With visions of vengeance and a cool flaming sword in her head, Harley awakens to find herself out of bed. Scuttling to the bathroom to freshen her breath, she’s curious as to why her mouth smells like death. Upon further inspection of her mirror’s reflection, she discovers some changes to her perma-white complexion. Where once her fine eyebrows lay on her head, now extends an insect’s antennae instead. Mandibles replace her beautiful, red lips, and wings extend down to her hips. Smashing her mirror, which makes such a clatter, Tina rushes in to see what’s the matter. Fleeing her friend and what she might think, Harley’s new face makes her want to blow chunks in the sink. Will Harley break the three witches’ curse or will this trial leave her countenance adverse?
“Up yers, Mary Poppinses!”
One part Kafka, one part superhero story, Sam Humphries’ “The Trials of Harley Quinn” is a must read. Between the references to The Metamorphosis, wonderful art and insightful character exploration, there is a lot to love about Harley Quinn #59. However, Humphries’ use of excellent themes and dialogue with perfect comedic timing makes this issue truly great.
From the opening pages, Humphries expertly introduces the theme of the current trial through Harley’s narration. Focusing on her triumph over the trials, Harley dreams of the approval she will receive from her legion of fans. However, the focus of her words, and her fans’ adoration, ultimately falls on her looks as she claims, “I look so cool and hot!” It is from this point forward that the issue centers on a message promoting positive body image. From Harley’s street fair dunk tank with Tina to her subsequent transformation at the hands of the witches and public ridicule, Harley Quinn #59 serves as a warning about giving power to anyone who only appreciates you for your looks.
It is Humphries’ use of themes surrounding body image that really makes this issue stand out. One of the things that I love the most about this story-arc is that it is evolving Harley as a character through the examination of her fears. Harley’s fears regarding appearance reflect those of many readers. This goes a long way into humanizing the character and making her more relatable. Humphries’ ability to make me sympathize with the one-time villain is a testament to his work with the character.
Additionally, Harley’s fear that without her looks no one would appreciate or approve of her is reflected in Tina’s hesitance to join in on the dunk tank. Harley’s current predicament allows her to empathize with Tina. The failed female fury’s pep-talk reminds Harley that many people make her feel like a monstrosity because of her appearance. However, Harley always reminds her to rise above it. It is with this encouragement and her decision to do the dunk tank with her vermin-like visage that Harley is able to break the curse and return to normal. One of the things that I love the most about these trials is that it reveals messages Harley has been preaching to her friends and requires her to “walk-the-walk.”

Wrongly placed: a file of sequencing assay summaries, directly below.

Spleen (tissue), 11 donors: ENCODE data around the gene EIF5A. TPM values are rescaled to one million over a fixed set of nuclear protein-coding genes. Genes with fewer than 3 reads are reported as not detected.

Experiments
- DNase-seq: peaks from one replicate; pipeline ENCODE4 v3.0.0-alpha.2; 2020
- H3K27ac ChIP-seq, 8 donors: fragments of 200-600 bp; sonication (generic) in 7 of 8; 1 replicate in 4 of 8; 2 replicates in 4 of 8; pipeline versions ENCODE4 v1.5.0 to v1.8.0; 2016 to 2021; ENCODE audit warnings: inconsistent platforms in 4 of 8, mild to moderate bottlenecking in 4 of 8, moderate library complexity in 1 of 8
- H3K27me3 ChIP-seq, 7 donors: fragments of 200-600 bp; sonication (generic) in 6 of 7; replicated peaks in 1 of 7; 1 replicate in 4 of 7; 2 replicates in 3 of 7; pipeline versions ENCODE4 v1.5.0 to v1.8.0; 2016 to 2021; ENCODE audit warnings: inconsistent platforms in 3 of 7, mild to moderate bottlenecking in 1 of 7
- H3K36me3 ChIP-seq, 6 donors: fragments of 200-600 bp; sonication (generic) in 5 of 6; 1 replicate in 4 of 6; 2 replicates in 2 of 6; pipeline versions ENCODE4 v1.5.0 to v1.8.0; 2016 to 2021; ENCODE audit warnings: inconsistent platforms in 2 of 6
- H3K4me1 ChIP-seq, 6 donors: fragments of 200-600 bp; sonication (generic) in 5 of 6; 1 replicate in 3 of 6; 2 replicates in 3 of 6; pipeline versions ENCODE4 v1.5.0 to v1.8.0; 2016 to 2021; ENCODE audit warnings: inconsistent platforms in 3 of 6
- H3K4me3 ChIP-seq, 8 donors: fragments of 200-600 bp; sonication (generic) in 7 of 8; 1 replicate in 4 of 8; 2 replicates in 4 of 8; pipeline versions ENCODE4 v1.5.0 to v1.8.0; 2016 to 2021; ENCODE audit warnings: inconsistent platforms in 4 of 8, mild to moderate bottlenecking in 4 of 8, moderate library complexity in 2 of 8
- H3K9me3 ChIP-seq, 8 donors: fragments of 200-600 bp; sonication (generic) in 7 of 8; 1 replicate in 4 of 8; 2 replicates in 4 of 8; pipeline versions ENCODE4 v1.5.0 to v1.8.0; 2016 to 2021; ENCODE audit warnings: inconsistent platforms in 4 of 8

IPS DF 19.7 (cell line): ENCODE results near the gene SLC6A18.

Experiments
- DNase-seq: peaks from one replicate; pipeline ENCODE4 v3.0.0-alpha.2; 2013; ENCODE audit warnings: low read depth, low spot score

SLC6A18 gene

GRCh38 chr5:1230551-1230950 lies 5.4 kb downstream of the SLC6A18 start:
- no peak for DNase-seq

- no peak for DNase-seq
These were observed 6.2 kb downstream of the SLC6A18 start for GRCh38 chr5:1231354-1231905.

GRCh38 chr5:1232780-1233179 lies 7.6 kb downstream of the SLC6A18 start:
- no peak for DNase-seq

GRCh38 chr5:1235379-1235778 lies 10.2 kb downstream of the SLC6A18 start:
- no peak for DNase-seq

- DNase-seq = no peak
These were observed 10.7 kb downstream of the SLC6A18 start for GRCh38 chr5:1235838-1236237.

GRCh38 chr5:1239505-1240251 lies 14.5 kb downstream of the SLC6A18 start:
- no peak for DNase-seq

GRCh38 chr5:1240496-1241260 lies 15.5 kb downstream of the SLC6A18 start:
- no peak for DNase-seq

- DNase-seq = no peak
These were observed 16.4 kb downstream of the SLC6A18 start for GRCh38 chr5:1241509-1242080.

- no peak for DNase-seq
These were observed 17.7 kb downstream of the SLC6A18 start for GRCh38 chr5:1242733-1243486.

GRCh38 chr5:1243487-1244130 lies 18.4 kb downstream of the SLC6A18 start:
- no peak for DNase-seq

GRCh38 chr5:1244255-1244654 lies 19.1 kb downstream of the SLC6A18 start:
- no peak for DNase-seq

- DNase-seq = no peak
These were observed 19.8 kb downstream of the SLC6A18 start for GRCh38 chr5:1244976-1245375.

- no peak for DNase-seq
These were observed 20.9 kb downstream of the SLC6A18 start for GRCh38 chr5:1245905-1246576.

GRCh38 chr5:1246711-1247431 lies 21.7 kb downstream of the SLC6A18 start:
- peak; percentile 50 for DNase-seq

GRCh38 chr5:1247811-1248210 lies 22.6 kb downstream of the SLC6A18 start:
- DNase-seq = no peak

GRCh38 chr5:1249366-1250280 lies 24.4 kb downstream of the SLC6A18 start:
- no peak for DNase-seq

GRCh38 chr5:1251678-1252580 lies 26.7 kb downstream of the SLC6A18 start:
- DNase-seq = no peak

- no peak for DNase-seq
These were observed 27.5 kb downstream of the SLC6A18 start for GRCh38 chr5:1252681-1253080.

“I knew I’d do it th’ whole time! I was just providin’ some dramatic tension for y’all.”
Sam Humphries’ take on Harley’s dialect as well as his comedic timing make the issue that much more enjoyable. When I’m reading his dialogue, it is easy to imagine Arleen Sorkin delivering each line. Additionally, his comedic timing is always on point. One of my favorite moments from this issue involves the scene where the three witches curse Harley. In the middle of their incantation, the witches are interrupted by someone searching for a hotdog. The subtlety of how this moment was handled left me smiling from ear to ear.
Additionally, Humphries’ nods to Kafka’s The Metamorphosis add an extra layer of enjoyment for the reader. From Harley’s transformation and the loss of her voice to her interest in trashy food, there are a lot of parallels with Gregor’s transformation in Kafka’s work. Little details such as the public throwing apples at Harley in the same way that Gregor’s father threw an apple at him are cleverly thrown in. Thankfully, Harley doesn’t meet a similar fate.
Sami Basri’s art with Alex Sinclair’s colors do an excellent job telling the story. The duo’s work does a great job conveying Harley’s transformation into an arthropod while retaining a narrative consistency that doesn’t veer too far into the realm of horror. Sami Basri’s art expertly conveys each character’s emotions despite the fact that one of the characters has been transformed into an insect. Much like Mirand’r, we are able to read Harley’s body language without the need for her thought bubbles thanks to Basri and Sinclair’s work.
“I been oblivious to everythin’ that yer dealin’ with.”
My only gripe with this issue is that I feel more could have been done to set up the three witches’ motivation. Their inclusion in these trials is rewarding for those who have been reading Sam Humphries run since he took over. Unfortunately, their relationship with Harley could be a little confusing for those who have just jumped onto the title. In the previous issue, I had no idea who the witches were. However, their motivation isn’t the story here as it wasn’t crucial to telling Humphries’ message.
Ultimately, Harley Quinn #59 is a great entry into “The Trials of Harley Quinn.” Humphries’ use of insightful character exploration and dialogue with perfect comedic timing, with Sami Basri’s wonderful art and Alex Sinclair’s colors make this issue great. However, Humphries’ use of relevant themes regarding appearance make this issue stand out.
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